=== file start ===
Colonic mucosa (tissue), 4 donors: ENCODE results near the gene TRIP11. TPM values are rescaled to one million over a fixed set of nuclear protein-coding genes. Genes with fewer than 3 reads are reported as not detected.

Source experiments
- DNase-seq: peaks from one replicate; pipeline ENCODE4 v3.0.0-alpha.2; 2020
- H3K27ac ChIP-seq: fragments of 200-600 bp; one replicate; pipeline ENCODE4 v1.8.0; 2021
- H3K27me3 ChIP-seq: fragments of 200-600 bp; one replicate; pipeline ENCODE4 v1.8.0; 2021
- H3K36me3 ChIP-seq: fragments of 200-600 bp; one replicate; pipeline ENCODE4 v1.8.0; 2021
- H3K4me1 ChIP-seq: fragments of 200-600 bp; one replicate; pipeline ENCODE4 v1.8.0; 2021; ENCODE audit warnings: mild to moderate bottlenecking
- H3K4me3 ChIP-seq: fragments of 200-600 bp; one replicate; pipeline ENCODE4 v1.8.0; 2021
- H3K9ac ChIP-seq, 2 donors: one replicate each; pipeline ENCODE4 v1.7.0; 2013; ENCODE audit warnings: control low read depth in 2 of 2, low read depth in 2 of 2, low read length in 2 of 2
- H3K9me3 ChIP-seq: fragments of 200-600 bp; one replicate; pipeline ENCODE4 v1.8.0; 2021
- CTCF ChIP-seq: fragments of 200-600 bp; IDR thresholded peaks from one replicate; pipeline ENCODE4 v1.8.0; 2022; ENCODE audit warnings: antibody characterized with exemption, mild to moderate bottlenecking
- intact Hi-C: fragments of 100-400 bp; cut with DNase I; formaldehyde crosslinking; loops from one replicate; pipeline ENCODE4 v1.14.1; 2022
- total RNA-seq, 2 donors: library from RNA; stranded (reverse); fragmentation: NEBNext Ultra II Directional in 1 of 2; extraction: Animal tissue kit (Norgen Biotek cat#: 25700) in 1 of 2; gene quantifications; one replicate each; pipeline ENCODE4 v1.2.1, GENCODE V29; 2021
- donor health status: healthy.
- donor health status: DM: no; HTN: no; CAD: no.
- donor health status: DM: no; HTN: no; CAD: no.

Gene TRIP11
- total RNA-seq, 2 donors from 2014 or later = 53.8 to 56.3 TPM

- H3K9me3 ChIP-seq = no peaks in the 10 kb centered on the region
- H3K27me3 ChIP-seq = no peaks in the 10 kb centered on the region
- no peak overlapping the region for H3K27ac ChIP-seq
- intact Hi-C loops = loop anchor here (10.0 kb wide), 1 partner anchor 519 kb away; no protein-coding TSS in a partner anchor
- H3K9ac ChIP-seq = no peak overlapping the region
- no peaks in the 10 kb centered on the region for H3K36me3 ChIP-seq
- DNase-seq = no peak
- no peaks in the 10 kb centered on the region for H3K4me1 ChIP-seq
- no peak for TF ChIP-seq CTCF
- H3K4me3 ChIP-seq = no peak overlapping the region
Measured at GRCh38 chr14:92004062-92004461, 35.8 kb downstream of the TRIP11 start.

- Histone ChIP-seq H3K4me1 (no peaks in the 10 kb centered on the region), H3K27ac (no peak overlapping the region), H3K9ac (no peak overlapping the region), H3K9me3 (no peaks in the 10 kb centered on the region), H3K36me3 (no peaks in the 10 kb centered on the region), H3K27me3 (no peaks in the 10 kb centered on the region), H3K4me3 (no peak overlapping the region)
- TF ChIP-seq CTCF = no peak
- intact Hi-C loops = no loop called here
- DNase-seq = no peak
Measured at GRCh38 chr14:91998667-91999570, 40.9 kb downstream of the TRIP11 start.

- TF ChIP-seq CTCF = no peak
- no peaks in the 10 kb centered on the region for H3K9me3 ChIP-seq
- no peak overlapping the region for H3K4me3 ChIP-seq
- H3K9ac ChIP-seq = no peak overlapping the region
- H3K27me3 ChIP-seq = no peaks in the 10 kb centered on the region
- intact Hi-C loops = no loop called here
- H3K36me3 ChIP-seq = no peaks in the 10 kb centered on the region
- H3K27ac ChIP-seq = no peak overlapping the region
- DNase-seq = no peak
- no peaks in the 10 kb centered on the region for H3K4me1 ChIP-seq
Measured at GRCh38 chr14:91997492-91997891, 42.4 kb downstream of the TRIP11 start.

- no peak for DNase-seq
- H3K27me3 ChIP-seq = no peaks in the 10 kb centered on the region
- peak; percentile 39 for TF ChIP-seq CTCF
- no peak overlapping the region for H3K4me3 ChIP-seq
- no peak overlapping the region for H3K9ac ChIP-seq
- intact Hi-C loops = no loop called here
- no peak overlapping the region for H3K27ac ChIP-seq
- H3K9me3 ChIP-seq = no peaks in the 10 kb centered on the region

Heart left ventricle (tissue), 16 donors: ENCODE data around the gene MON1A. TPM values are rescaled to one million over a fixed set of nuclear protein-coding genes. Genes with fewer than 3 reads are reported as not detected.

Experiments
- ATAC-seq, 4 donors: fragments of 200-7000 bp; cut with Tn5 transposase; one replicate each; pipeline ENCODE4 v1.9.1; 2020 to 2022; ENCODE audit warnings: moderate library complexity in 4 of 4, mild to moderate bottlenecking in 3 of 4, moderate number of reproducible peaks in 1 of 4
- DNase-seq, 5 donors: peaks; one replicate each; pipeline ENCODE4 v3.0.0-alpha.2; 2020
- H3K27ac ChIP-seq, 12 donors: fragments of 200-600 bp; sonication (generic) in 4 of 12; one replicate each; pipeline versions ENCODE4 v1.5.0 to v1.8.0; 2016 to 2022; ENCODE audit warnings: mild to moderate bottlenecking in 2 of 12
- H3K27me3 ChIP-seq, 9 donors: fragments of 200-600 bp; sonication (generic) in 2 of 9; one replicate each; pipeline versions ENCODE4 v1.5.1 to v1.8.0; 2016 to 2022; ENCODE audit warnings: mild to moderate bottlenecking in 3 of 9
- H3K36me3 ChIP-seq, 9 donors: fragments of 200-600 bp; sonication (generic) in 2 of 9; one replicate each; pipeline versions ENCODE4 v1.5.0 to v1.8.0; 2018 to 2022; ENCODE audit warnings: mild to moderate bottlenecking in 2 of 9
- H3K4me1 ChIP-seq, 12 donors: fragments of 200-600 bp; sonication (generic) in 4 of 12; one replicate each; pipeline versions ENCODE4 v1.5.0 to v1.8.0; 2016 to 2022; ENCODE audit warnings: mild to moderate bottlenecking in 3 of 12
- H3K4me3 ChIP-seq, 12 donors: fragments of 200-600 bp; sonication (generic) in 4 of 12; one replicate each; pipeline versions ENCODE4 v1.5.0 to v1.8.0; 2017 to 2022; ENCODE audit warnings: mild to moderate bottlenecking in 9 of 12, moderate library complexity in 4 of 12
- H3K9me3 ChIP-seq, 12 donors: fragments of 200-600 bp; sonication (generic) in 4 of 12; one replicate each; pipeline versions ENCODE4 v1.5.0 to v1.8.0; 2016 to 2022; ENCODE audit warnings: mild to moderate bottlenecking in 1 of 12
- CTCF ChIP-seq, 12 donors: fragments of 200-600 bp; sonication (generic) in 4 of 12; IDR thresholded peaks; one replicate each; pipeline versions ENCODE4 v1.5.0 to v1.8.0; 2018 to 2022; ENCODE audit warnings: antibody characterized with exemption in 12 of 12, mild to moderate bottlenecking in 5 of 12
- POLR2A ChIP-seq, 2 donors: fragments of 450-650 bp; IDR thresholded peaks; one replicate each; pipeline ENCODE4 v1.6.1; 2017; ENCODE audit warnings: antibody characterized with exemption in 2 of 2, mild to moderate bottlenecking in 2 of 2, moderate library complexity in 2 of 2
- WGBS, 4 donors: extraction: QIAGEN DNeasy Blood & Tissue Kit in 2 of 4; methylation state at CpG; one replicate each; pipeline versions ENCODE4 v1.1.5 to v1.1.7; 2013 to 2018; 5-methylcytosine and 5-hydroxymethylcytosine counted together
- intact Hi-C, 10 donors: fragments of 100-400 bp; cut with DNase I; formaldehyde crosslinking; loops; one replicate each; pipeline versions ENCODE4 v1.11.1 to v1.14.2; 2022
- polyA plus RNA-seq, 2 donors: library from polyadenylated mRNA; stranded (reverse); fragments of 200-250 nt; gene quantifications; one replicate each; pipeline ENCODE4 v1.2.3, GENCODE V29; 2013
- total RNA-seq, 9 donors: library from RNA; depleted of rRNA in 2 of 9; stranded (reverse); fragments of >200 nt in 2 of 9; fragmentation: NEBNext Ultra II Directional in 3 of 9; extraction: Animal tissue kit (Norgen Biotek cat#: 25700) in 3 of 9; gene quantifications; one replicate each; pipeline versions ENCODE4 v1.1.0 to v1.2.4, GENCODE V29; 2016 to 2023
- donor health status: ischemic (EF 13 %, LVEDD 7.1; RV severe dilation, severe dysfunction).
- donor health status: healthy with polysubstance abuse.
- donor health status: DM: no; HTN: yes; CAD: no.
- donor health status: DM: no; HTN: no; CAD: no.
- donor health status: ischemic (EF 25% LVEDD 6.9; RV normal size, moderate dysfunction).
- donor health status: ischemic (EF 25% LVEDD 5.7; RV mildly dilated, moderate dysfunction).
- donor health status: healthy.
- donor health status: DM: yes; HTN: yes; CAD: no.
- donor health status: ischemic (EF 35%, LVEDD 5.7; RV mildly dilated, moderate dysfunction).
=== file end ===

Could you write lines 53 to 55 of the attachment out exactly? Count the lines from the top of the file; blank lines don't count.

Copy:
- H3K9me3 ChIP-seq = no peaks in the 10 kb centered on the region

Heart left ventricle (tissue), 16 donors: ENCODE data around the gene MON1A. TPM values are rescaled to one million over a fixed set of nuclear protein-coding genes. Genes with fewer than 3 reads are reported as not detected.

Experiments